Solemnity of the Most Holy Trinity
Last summer I challenged everyone to Meet 6, to meet six people from church. This summer I'm asking you to take the next step. Christian community isn't simply meeting or knowing people or getting together; that's a first step...but Christian community involves Jesus Christ! Christian community is about Christ-informed relationships, faith-filled friendships and interactions. The next step in the process, whether it's someone you know well or someone you don't know at all, is to ask a very simple, yet a very powerful, question once you've met them: “Is there something I can pray for you for?” “How can I pray for you?”
This summer, Ask 6! Step out of your comfort zone to ask six people, “Is there something I can pray for you for?” Then bring that intention to prayer before God on that person's behalf. We all know our world needs the light of Christ, and you, O Christian, have the power to bring that light into our world with an extremely simple and inviting question: “Is there something I can pray for you for?” “How can I pray for you?” Then pray!
Third Sunday of Easter
God wants to do great things in our lives and in our parishes! But we're also short on priests (and, in our diocese, short on American priests) which means that more and more is expected of our current priests. So how will God do great things in us and through us and around us if the priest doesn't have time to do it? It has to happen through you, O Christian! God wants to and will do great things in our world when individuals, when the lay faithful, step up and step into their baptismal calling to use the gifts and talents they've been given to build up God's kingdom here and now! God wants to do great things in our lives and in our parishes...through YOU!
4th Sunday of Lent
Do you ever get distracted in prayer? It’s normal, it’s human; sometimes focus is within our control, sometimes it is not. There are, however, better and worse ways to respond to distraction, better and worse ways to enter back into prayer and time with our God. Want to know what some are? Then listen to this weekend’s homily!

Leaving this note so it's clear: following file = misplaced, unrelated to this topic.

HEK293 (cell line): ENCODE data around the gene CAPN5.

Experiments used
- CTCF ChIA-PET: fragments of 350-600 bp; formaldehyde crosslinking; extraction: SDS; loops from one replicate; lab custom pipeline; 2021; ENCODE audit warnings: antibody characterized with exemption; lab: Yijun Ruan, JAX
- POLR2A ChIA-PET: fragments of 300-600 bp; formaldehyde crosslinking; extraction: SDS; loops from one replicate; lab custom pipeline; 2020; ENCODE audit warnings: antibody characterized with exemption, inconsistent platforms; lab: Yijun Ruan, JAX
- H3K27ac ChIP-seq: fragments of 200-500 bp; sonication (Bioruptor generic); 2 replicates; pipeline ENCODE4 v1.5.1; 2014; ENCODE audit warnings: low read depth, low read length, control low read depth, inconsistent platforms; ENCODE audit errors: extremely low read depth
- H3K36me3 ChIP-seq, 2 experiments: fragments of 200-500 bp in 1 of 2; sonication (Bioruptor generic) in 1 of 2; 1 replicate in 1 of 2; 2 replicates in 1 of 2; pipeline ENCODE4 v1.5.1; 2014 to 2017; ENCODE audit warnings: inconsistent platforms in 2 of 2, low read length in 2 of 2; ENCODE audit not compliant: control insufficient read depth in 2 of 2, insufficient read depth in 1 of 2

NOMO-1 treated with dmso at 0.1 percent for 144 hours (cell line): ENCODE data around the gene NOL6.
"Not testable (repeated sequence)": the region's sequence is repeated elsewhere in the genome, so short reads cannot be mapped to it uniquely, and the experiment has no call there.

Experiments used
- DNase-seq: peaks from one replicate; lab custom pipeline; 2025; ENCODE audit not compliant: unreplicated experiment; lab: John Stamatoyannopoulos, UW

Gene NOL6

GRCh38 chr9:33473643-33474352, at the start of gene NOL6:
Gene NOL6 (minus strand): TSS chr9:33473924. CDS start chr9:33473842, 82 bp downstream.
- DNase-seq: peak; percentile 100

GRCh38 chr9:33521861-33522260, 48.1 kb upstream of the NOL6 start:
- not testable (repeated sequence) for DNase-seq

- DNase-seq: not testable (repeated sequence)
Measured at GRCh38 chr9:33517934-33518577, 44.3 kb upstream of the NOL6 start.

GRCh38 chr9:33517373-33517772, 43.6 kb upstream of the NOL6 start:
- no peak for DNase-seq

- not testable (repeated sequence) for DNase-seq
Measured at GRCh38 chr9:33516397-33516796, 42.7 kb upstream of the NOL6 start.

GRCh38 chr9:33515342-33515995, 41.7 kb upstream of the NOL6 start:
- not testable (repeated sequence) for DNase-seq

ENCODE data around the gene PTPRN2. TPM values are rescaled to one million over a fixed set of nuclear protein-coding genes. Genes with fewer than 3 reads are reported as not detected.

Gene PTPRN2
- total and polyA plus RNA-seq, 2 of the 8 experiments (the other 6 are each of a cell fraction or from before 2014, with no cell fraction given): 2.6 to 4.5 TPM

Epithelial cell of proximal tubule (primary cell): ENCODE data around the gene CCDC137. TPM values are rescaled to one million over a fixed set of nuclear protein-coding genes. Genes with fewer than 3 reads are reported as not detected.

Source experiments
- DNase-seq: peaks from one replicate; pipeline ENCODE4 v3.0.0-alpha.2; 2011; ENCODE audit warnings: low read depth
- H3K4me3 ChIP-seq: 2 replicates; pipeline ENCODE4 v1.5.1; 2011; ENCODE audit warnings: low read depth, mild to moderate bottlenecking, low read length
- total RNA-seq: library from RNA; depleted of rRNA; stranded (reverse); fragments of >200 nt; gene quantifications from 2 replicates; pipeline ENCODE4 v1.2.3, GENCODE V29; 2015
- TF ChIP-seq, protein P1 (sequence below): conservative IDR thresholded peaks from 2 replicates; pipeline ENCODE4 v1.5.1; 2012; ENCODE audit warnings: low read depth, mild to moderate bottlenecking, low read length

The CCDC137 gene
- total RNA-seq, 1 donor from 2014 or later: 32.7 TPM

8th Sunday in Ordinary Time
This Lent I don't want you to give up chocolate, I don't want you to give up sweets (we'll focus on the topic of fasting next year). This Lent I want all of us, as the parish family of St. Joseph and St. Ann, to focus on prayer! I'd like us all to focus on growing in our relationship with Jesus Christ through daily prayer. One percent of our day is 14 minutes and 24 seconds - this Lent the challenge is to spend one more percent of your day, each day, in prayer. If you aren't praying every day yet, this is the time to start! If you are praying regularly, then it's time to add an extra 14 minutes and 24 seconds of intentional prayer with the Lord. Try any and all prayer resources available and find the ones that help you to row the most in your relationship with the Lord!
6th Sunday in Ordinary Time
As Christians we are proclaiming ourselves to be in a relationship with Jesus Christ, followers of Christ. Our Christian life is built on this relationship with the Lord out of which everything else flows. Daily talking with God is not an achievement in the Christian life, it's the foundation and the minimum, the beginning of the Christian life! Christians pray every day.
This Lent, our focus as parishioners of the cluster of St. Joseph and St. Ann parishes will be on prayer - on personally taking one step deeper in our relationship with Jesus Christ, no matter where we are currently at in our life and habits of prayer, taking one step deeper, together.
3rd Sunday in Ordinary Time
We will be starting a journey as the parishes of St. Joseph and St. Ann beginning this Lent, starting a journey in the direction God is truly calling us as His disciples! Some things, like the Israelites in our first reading, we will discover to be different than we were originally told or taught, even by those in the Church. We are going to be hitting the "reset" button on what Jesus truly calls us to as Christians in this beautiful Catholic faith, which will involve detoxing from misunderstanding and false notions. Step One (and our focus during Lent this year) will be focusing on growing in prayer and our relationship with God. Step Two, which grows out of our relationship with God in prayer, is uncovering and living out our specific roles in the Body of Christ, which Paul describes in our second reading this weekend. I'm excited to lead us on down this path which may seem new to us, but is in fact old, very old - it's the way Jesus Christ Himself called us to live!